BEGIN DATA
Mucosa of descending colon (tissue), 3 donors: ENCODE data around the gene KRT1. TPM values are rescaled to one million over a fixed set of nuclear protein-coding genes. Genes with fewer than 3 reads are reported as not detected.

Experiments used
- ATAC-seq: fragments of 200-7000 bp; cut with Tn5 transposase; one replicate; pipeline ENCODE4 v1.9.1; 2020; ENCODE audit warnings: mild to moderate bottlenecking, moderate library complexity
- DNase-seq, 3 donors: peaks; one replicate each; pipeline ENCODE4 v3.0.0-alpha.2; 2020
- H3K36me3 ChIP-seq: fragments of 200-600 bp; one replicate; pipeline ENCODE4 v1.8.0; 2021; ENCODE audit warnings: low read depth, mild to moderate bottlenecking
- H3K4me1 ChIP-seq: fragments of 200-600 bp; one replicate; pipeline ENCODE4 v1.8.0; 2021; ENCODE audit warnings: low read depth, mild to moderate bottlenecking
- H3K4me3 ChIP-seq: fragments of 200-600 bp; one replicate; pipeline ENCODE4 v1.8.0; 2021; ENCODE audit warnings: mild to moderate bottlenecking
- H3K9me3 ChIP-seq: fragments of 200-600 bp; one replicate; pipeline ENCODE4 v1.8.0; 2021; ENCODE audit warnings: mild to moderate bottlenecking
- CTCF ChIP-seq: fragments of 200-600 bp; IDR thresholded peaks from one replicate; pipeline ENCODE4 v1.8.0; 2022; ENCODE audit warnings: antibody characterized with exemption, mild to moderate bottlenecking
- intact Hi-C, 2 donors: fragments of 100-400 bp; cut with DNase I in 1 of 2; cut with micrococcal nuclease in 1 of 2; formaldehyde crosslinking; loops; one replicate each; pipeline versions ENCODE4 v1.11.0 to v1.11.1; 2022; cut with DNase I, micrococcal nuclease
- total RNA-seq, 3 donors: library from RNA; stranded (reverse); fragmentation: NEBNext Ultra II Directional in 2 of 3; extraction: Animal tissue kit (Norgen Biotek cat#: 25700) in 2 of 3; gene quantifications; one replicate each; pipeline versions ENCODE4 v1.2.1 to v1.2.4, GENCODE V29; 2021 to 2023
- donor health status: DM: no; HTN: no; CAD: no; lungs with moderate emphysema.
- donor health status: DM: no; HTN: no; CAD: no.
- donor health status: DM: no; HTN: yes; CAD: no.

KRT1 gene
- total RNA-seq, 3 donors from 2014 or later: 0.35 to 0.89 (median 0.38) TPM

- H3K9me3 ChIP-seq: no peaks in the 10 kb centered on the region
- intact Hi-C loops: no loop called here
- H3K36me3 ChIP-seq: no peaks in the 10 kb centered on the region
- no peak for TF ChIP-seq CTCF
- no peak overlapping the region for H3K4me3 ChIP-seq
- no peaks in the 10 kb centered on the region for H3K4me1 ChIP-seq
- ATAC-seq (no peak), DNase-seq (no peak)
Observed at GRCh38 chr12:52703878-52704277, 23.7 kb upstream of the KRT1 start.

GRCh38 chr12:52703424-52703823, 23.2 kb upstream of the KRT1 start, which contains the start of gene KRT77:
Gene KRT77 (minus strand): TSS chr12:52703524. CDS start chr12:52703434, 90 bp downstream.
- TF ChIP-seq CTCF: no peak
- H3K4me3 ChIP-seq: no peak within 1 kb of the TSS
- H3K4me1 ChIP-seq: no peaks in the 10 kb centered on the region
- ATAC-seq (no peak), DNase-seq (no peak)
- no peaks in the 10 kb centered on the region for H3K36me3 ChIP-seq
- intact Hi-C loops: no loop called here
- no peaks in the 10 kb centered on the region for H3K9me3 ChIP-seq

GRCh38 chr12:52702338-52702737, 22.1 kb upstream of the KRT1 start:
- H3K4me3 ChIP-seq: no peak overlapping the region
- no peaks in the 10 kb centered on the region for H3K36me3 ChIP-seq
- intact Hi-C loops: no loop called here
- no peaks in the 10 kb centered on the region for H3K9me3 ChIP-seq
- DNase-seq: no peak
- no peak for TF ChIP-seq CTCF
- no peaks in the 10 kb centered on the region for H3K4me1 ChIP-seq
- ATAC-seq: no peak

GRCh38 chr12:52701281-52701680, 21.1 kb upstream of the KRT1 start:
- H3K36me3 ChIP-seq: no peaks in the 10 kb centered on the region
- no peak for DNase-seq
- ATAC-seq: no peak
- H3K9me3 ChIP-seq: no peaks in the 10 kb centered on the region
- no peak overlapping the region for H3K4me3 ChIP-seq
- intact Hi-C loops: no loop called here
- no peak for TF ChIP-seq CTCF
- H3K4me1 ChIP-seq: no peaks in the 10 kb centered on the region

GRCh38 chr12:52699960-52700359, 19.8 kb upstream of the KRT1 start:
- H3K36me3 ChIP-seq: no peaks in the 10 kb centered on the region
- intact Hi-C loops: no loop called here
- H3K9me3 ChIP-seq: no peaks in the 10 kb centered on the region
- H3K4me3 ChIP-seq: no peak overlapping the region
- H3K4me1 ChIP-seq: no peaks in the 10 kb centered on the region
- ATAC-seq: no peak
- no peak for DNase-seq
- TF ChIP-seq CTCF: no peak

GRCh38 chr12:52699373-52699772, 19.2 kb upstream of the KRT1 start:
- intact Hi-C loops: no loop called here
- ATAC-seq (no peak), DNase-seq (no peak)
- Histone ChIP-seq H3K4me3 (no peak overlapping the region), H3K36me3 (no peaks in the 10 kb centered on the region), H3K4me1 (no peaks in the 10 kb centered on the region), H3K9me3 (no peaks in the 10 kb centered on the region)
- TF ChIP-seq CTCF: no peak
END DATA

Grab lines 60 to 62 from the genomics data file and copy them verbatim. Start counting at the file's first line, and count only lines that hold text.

- TF ChIP-seq CTCF: no peak

GRCh38 chr12:52699373-52699772, 19.2 kb upstream of the KRT1 start:
- intact Hi-C loops: no loop called here